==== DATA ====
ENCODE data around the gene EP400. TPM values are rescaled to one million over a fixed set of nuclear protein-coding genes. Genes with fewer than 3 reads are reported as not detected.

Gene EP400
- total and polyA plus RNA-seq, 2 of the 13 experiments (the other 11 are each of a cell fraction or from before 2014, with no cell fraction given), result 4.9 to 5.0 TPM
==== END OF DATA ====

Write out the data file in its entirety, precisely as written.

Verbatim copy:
ENCODE data around the gene EP400. TPM values are rescaled to one million over a fixed set of nuclear protein-coding genes. Genes with fewer than 3 reads are reported as not detected.

Gene EP400
- total and polyA plus RNA-seq, 2 of the 13 experiments (the other 11 are each of a cell fraction or from before 2014, with no cell fraction given), result 4.9 to 5.0 TPM